With noverify plugin, fsync() and fdatasync() disabled:
User time (seconds): 46.38
System time (seconds): 4.97
Percent of CPU this job got: 87%
Elapsed (wall clock) time (h:mm:ss or m:ss): 0:58.56
Maximum resident set size (kbytes): 150260

That's more than 4x faster and could be valuable improvement for both packagers and koji builders.

LVM plugin
I started implementing the basis for LVM support. Now it can already use LVM snapshot instead of root cache. To enable it, put the following in your config:
config_opts['plugin_conf']['root_cache_enable'] = False
config_opts['plugin_conf']['lvm_root_enable'] = True
config_opts['plugin_conf']['lvm_root_opts'] = {
    'volume_group': 'mock-vg'

where mock-vg is the name (not path) of the volume group you want mock to use for creating new volumes. There are other configuration options possible - filesystem, size, snapshot_size, mkfs_args. Root cache is disabled because it would be redundant. When started, it creates a logical volume, mounts it and after it's initialized, it makes a snapshot and mounts the snapshot instead of the original. Then all following builds alter only the snapshot and when clean command is executed (usually at the beginning of new build) the snapshot is deleted and replaced with new one. I originally tried to implement it the other way around - making a snapshot and still working with the original volume and then merging it when cleaning. But it was very slow - the merging took more than 10s. The current approach is fast enough - cleaning is just deleting a snapshot and creating new one which happens almost instantly (compared to deleting buildroot and unpacking root cache).

The next week I'll try to implement more advanced features of the LVM plugin - snapshot management which would allow having a hierarchy of snapshots with different preinstalled packages facilitating faster workflow for packagers working with more diverse set of packages.

Thursday, June 5, 2014

GSoC - week 3

This week I've been mostly continuing the parts I started the week before. I performed more drastical refactoring - splitting the main monolithic class (Root) that does basically everything except few specific features that are delegated to other modules. I moved rest of the buildroot-building code to Buildroot class I created before for this purpose. The state logging and plugin loading/calling was decoupled to separate classes. The package management code resides in PackageManager class and Yum/Dnf subclasses. I renamed the former Root class to Commands which now does just what the name suggests - executes commands, such as build, buildsrpm, in buildroot. I've adapted plugins to the new model and customized the initialization to prepare field for the LVM backend, which will of course be implemented as a plugin (but doing that without hardcoding some parts into core will require enhancing the plugin API).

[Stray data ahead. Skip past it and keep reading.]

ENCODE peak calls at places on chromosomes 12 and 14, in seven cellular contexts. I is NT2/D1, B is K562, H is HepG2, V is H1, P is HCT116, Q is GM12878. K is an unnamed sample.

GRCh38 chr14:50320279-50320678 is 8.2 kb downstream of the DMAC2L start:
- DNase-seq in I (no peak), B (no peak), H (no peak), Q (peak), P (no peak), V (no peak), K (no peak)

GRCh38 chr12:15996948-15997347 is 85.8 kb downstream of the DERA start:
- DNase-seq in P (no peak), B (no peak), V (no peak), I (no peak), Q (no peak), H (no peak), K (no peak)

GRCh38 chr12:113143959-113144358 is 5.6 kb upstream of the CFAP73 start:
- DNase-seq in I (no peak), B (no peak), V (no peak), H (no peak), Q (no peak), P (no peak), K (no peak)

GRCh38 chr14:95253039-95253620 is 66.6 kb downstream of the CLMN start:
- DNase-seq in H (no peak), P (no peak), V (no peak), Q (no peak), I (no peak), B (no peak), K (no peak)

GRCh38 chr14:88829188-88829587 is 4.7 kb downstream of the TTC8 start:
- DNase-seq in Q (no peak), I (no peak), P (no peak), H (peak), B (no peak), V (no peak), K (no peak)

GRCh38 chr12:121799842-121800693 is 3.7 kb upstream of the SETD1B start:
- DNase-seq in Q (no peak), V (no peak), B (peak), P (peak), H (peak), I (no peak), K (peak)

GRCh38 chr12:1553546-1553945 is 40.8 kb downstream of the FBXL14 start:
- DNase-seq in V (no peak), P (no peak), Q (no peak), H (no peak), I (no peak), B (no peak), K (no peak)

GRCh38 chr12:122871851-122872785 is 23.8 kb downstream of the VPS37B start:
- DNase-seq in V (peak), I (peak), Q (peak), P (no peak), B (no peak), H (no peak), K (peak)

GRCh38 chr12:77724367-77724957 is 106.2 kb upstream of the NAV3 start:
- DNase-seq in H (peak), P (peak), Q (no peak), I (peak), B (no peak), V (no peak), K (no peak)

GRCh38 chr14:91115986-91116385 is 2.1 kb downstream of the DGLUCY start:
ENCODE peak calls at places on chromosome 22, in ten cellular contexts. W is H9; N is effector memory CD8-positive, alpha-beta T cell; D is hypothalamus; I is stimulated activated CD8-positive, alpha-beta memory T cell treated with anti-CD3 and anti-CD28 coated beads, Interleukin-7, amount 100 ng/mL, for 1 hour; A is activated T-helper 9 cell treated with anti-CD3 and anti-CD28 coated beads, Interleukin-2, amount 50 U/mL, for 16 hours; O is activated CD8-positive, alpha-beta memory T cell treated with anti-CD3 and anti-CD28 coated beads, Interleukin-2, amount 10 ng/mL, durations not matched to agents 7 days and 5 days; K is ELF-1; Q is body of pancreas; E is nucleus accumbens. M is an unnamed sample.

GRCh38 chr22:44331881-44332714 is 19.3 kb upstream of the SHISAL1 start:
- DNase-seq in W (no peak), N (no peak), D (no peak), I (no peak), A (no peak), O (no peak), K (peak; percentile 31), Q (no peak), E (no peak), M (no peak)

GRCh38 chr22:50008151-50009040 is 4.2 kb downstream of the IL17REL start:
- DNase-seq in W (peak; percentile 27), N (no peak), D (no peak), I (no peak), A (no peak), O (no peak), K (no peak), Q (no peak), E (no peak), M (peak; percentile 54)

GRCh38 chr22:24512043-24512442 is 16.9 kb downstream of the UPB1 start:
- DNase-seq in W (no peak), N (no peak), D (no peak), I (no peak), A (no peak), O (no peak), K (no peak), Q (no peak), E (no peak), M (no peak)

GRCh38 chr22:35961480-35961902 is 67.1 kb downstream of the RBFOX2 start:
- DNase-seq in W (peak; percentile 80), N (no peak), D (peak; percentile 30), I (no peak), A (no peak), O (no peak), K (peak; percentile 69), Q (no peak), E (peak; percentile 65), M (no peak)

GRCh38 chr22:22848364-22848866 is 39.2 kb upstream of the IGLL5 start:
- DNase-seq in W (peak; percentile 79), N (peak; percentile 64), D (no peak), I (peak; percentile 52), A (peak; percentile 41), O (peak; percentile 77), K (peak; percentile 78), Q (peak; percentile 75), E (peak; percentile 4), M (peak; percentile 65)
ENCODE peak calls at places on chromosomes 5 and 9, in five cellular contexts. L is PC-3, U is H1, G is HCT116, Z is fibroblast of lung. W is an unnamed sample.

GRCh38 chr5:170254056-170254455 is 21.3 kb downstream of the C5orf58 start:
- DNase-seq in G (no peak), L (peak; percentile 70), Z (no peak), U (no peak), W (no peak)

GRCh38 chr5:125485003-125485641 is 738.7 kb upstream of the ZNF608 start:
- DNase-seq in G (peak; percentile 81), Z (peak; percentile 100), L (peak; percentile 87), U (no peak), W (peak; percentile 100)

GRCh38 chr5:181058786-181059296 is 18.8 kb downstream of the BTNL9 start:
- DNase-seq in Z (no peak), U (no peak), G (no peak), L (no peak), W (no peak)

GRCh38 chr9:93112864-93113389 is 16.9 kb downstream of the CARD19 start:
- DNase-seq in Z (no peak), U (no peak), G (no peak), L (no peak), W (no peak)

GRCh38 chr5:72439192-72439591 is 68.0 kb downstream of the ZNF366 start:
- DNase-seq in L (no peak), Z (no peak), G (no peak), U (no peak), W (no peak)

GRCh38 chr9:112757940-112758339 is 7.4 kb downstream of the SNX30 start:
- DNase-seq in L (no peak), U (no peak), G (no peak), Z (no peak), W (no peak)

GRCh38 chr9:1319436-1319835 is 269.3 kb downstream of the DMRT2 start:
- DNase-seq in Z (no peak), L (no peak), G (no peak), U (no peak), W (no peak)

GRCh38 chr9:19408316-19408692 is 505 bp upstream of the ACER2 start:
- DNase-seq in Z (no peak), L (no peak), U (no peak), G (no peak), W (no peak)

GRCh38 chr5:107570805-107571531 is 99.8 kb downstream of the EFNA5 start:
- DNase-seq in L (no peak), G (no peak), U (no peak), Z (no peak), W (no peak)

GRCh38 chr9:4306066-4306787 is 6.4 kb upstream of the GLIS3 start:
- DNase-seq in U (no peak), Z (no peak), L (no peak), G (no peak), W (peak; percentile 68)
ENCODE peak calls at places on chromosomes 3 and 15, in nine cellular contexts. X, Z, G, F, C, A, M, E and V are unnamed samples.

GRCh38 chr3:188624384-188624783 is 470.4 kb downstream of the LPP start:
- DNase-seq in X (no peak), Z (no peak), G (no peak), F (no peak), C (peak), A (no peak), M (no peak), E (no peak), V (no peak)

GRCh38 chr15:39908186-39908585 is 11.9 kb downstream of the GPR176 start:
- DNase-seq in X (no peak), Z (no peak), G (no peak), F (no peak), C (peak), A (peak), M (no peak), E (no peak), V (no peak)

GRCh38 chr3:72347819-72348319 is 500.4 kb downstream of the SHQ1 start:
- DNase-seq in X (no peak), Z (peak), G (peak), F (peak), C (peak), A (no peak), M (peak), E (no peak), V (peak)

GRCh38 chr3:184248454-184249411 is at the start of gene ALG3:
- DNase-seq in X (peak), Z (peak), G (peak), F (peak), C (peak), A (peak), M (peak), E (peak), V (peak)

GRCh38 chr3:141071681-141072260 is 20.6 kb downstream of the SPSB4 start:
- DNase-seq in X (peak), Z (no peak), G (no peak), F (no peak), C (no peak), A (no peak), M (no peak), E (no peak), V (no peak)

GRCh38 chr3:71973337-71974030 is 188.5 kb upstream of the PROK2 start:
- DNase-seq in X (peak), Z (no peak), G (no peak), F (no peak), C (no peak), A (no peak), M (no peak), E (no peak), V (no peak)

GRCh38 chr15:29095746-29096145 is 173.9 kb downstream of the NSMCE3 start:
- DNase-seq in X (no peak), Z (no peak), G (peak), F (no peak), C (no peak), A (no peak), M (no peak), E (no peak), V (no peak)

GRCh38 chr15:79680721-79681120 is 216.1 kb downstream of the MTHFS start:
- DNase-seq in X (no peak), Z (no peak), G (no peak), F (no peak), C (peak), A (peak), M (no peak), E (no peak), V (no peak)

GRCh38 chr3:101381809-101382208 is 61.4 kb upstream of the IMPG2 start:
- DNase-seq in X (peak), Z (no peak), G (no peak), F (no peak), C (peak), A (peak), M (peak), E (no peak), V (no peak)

I've requested a Jenkins project for my improved version of mock which is now available at and provides built packages (and repository) at I build it using the spec file in the mock source tree but before building I inject a script into %prep which replaces all occurences of 'mock' with 'xmock' (including filenames). Thus, the package can be installed alongside upstream mock without any conflicts. Just everything is renamed to xmock - the binary, the config directory, also the group. So feel free to test it :-)
(But be careful, mock is running as root. If I make a mistake it may have consequences on your system)

I've already got feedback from my mentor (Mikolaj Izdebski). The bad news is that dnf installroot support doesn't work for him althought it works perfectly fine for me. The problem is that for him, dnf doesn't load the config from the installroot and uses the system-wide one. I've read the corresponding part of dnf's source code and I don't see any reason why it might fail to find the configuration. If installroot is defined and the config file within is readable (tested with access(2)) it will be used. I'm yet to find why it doesn't work for him.

Interactive output
I've modified mock to print output of building and package management commands. One thing my mentor suggested was to get more output from dnf/yum. Currently, neither dnf nor yum output anything when they're synchronizing repos or downloading packages, only when installing. The reason is that they check whether the output is a terminal (with os.isatty()), which is not - in case of mock, it's a pipe. I had to trick it to them to think the output is a tty. I solved it using a pseudoterminal instead of a pipe and now os.isatty() happily returns True in the child processes and dnf now prints everything including the progressbars when downloading. But since it uses carriage retruns and backspaces to erase parts of already printed output it also introduced lot of mess to the logs, because in text files those characters aren't interpreted the same way as on terminal. So I also had to modify the output logging to get rid of these.
Note: to get reasonable output from yum/dnf, it's debuglevel has to be set to at least 2 in the config (current default is 1)

Skipping package verification
Another feature he requested was speeding up mock by skipping verification of packages when installing. Neither yum nor dnf have an option to disable those, but since they're written in Python, there's always a hackish way to accomplish what you need. There are two solutions to this problem: 1. create a plugin that modifies yum/dnf to not verify packages 2. create a wrapper module that will modify them. I chose number 1 and implemented it for dnf for now. I created a simple plugin that, once loaded, rebinds the dnf's method verify_transaction to a no-op lambda. Then I just copy it into buildroot and inject the plugin path to dnf.conf. It can be toggled with config option 'noverify' (enabled by default).

Also, I fixed some corner case behavior. Now it doesn't fail when you delete the /var/lib/mock directory. Previously it recreated it with wrong permissions making it hard to detect, why it failed and how to make it work again (user had to manually set the setgid bit on the directory). Also it prints warning when incorrectly executed as regular user without  setuid wrapper (Previously it printed OSError: Success).

I've been exploring the possibility of mock executing commands in a contained environment and possibly not doing most of it's work as root. I've discovered some interesting things about Linux namespaces that might quite change the way mock works. I will try to make a follow up post about this soon.